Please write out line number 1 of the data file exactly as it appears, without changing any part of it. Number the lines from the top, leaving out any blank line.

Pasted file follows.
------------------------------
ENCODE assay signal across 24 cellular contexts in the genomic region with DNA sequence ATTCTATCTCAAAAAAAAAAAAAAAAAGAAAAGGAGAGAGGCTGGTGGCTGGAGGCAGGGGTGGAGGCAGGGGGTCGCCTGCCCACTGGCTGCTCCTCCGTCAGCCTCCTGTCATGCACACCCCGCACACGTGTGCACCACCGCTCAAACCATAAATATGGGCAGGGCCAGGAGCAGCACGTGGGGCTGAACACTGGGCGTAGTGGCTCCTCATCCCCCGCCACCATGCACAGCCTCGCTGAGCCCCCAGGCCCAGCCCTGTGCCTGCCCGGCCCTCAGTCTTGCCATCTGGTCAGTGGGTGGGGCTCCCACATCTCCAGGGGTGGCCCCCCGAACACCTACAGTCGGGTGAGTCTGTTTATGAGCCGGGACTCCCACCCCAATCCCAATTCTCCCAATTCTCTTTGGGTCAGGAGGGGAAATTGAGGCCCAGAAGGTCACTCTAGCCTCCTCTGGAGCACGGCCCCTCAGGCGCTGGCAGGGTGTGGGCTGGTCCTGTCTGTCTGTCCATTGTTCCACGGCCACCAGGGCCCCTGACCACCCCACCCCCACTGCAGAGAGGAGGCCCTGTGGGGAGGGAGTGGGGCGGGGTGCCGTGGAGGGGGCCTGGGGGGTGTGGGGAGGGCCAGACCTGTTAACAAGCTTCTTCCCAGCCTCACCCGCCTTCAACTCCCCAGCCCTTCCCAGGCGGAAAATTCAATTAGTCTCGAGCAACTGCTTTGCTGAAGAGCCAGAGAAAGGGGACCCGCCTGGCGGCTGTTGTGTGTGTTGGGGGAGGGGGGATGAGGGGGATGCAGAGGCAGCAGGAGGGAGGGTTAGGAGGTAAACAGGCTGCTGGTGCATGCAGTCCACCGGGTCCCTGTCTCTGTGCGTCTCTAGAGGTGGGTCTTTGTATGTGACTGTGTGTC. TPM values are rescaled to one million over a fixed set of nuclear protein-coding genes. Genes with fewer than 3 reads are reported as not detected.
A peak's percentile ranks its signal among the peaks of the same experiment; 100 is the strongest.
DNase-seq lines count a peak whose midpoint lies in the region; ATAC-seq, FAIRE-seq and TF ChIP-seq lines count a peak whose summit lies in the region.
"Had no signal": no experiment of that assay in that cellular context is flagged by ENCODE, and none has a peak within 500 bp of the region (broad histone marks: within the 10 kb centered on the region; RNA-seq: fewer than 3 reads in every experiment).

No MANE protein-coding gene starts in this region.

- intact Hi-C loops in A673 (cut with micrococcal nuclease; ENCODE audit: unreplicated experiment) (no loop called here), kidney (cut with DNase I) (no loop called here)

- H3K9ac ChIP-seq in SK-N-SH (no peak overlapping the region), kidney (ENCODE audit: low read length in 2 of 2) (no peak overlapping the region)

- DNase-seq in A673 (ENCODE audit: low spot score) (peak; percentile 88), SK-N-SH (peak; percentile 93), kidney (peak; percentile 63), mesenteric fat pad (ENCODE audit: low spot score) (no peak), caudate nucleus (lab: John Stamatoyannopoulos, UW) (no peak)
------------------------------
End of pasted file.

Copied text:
ENCODE assay signal across 24 cellular contexts in the genomic region with DNA sequence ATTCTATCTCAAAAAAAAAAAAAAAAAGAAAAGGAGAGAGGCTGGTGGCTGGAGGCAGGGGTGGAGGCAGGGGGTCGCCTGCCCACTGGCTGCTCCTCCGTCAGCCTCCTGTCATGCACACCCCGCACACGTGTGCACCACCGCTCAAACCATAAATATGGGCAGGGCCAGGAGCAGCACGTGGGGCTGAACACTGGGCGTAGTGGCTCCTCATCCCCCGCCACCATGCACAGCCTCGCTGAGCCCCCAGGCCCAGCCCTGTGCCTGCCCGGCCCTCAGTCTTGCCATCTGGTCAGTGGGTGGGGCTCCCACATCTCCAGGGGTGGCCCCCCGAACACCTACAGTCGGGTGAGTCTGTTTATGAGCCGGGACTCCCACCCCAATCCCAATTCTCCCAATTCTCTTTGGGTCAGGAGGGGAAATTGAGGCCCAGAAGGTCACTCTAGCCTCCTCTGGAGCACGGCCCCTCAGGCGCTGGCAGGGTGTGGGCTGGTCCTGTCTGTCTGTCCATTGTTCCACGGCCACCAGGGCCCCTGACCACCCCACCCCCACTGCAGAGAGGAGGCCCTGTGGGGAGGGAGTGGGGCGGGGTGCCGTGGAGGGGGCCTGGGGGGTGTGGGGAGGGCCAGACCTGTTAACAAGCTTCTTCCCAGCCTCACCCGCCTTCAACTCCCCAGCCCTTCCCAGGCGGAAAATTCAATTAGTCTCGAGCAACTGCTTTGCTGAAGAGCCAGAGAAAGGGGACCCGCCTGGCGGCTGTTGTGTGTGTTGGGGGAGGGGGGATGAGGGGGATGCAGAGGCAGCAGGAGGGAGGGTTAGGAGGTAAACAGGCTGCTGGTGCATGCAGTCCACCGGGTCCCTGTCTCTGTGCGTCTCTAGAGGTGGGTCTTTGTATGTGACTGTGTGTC. TPM values are rescaled to one million over a fixed set of nuclear protein-coding genes. Genes with fewer than 3 reads are reported as not detected.